Guerrilla gig

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Guerrilla gigging is a type of concert performed in a non-traditional setting or arranged in an unusual fashion. It became associated with punk rock, and noise rock bands in UK and the United States during the early to mid-2000s. Bands who perform at such events are sometimes referred to as "guerrilla rockers".

There are two major elements[citation needed] that characterise a guerrilla gig. The first is similar in concept to a flash mob, and involves a band or artist performing in an unexpected, sometimes unannounced, setting not designed to accommodate live music, such as on a bus or subway train, parking lot, or building lobby. The second characteristic involves their being arranged very quickly and without the typical processes of publicity or advance ticket sales. They are usually announced through various internet message boards as well as by text messages and sometimes last-minute flyers.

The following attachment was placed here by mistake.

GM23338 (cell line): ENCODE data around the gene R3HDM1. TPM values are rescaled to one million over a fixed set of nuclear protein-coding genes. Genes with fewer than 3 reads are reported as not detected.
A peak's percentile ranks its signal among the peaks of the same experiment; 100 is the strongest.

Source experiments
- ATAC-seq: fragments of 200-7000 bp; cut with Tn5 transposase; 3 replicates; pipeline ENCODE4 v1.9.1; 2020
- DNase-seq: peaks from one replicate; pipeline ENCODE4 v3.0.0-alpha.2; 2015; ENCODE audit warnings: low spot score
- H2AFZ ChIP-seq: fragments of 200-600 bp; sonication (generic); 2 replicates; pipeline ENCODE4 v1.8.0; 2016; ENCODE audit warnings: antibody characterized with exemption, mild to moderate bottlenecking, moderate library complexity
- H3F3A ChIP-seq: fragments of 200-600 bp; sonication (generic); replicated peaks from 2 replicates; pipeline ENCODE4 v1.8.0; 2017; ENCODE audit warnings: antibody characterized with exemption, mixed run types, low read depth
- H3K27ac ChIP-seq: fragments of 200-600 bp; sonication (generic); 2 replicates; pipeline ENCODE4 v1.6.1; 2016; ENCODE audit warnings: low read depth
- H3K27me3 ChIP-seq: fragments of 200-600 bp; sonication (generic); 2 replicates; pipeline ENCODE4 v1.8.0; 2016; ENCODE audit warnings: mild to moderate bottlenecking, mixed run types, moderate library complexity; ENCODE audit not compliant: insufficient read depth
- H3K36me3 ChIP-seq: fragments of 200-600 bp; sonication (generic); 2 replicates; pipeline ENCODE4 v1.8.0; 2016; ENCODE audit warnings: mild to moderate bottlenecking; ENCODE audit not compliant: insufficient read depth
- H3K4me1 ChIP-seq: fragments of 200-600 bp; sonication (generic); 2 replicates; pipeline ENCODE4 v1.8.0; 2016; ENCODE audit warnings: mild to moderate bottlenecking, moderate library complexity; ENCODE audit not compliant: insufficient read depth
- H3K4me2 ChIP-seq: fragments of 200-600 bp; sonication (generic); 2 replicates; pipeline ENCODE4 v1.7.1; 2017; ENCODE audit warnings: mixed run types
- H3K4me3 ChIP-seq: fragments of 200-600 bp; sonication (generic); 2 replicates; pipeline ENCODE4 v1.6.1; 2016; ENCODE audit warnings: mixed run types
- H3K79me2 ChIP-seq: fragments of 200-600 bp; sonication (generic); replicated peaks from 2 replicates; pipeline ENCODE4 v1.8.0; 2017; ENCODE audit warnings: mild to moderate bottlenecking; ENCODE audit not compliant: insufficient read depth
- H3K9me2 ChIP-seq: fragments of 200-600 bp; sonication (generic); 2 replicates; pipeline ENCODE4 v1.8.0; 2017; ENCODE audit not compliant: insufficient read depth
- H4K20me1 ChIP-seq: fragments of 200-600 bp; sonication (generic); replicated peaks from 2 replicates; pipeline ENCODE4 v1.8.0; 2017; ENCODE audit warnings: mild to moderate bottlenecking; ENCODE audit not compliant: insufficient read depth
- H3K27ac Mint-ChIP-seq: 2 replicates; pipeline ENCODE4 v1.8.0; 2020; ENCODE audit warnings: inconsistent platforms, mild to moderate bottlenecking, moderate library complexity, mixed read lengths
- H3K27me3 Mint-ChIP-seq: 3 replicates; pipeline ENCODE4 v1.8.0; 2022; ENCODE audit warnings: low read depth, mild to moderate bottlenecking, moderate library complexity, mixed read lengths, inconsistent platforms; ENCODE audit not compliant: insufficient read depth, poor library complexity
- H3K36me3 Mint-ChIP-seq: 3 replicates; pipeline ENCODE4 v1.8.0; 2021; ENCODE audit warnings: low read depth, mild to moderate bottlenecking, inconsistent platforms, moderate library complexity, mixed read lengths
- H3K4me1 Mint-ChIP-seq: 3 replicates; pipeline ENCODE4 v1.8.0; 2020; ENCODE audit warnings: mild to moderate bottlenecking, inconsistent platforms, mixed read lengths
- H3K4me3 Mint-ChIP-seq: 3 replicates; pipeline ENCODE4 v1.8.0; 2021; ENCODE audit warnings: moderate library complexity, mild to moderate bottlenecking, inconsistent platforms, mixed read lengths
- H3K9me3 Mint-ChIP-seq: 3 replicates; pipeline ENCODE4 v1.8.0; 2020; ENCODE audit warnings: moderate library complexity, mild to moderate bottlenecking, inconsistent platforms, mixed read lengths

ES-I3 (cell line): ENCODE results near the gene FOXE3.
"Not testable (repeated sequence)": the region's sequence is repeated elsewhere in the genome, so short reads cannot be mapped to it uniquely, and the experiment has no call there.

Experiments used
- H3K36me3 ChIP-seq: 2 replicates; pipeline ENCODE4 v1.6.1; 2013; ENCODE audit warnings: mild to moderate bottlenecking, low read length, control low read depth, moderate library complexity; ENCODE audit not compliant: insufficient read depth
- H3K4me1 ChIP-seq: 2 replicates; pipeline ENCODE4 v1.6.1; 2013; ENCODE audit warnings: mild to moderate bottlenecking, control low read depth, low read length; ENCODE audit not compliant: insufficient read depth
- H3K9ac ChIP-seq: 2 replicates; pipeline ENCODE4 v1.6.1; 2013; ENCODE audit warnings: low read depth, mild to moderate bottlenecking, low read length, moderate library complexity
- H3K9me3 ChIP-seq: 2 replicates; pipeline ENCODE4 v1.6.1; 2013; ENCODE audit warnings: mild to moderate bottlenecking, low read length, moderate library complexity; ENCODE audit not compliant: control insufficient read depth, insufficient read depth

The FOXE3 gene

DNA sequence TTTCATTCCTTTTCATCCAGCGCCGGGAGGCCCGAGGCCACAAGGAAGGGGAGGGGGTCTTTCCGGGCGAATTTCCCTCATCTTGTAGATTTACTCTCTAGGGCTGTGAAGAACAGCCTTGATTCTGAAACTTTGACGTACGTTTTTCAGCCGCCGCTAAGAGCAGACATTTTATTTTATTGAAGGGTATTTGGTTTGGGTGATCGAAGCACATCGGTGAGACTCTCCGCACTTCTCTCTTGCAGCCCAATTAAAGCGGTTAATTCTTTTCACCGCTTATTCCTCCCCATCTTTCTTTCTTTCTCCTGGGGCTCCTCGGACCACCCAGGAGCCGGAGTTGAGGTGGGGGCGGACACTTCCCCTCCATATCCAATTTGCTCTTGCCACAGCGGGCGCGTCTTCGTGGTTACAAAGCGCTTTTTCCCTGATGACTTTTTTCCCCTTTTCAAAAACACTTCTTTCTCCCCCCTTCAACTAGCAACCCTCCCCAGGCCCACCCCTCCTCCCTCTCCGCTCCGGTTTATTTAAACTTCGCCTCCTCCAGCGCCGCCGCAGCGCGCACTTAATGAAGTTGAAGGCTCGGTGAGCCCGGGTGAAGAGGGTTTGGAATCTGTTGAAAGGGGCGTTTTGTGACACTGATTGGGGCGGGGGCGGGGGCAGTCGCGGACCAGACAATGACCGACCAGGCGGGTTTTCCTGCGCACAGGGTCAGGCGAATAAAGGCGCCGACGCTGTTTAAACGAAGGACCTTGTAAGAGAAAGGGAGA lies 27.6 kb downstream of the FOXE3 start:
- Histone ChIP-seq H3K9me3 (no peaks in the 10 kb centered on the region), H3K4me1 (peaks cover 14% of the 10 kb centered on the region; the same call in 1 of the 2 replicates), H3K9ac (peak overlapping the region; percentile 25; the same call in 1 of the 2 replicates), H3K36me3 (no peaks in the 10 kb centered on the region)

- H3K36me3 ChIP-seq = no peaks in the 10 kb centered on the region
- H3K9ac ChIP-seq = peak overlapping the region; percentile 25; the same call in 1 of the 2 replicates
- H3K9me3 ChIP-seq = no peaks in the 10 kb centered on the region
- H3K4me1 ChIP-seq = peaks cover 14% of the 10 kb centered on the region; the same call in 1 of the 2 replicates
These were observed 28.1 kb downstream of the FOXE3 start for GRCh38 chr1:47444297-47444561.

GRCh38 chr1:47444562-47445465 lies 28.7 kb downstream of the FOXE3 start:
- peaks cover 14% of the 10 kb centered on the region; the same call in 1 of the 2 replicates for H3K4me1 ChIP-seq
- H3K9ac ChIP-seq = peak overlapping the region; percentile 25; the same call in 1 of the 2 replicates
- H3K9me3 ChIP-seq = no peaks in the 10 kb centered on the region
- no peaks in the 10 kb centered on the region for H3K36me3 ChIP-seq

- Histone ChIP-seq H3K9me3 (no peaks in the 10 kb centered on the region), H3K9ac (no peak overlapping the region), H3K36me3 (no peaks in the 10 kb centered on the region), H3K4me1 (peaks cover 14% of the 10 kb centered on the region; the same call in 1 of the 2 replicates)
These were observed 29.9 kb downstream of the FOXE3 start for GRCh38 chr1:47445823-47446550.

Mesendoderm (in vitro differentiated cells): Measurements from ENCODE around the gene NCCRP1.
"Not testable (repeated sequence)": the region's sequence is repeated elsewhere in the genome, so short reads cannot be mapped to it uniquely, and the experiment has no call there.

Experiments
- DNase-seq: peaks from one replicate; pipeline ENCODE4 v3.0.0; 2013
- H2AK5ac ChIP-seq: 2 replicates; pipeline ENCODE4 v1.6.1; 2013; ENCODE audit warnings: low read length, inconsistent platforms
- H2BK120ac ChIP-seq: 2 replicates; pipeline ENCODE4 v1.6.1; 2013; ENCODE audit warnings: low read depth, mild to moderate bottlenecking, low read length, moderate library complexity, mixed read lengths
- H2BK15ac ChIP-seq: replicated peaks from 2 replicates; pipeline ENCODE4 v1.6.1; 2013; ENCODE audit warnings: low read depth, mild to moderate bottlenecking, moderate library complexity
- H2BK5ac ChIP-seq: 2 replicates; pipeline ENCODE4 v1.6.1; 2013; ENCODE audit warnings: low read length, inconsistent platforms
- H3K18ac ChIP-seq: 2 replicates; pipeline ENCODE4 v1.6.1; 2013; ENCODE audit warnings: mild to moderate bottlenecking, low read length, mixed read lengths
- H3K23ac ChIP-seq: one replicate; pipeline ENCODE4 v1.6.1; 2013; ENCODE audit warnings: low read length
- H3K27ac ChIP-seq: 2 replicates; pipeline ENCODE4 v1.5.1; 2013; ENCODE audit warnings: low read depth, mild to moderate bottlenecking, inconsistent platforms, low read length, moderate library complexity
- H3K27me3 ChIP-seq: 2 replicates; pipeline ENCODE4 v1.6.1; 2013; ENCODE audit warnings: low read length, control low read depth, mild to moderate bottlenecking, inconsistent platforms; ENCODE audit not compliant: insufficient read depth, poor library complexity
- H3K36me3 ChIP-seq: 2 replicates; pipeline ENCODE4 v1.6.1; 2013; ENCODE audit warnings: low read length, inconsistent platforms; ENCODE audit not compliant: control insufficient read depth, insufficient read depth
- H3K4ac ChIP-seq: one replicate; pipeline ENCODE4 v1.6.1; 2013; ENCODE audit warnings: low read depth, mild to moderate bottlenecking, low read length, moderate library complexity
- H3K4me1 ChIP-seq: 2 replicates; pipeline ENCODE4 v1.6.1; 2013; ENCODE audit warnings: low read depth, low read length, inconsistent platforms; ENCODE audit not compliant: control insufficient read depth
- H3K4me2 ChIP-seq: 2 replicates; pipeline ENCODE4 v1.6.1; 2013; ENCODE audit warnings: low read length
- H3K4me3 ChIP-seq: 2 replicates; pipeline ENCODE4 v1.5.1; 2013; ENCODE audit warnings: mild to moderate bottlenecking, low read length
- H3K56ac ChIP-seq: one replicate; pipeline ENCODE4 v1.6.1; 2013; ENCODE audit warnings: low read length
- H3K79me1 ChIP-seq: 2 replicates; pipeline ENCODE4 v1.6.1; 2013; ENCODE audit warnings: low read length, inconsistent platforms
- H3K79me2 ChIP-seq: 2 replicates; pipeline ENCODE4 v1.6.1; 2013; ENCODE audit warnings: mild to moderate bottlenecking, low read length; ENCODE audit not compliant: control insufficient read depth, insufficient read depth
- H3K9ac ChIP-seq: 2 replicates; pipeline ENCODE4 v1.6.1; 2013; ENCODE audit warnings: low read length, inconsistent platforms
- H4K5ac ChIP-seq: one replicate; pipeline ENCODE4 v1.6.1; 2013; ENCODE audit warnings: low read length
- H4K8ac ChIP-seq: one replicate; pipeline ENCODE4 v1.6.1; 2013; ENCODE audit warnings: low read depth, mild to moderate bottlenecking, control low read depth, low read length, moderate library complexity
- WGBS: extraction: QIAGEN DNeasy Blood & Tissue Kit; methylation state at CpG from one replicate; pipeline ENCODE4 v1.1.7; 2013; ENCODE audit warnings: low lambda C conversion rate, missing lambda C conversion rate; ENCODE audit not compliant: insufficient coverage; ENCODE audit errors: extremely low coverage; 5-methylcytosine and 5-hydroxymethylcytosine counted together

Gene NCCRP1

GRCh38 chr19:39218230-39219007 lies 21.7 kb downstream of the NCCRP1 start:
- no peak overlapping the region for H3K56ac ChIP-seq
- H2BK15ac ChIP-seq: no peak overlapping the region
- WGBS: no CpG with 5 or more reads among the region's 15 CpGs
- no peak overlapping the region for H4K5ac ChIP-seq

It is often viewed as an example of punk rock's idealistic "do it yourself" philosophy (which aimed to achieve underground artistic success without commercialisation by avoiding mainstream corporate record labels) being applied via modern communications technology, in a way which would not have been possible before the advent of the internet. The popularity of online forums and social-networking sites has made it possible for bands to immediately disseminate news of a gig to thousands of people only hours before a performance, at minimal cost, and bypassing the traditional print and radio-based methods of publicising concerts.

Examples[edit]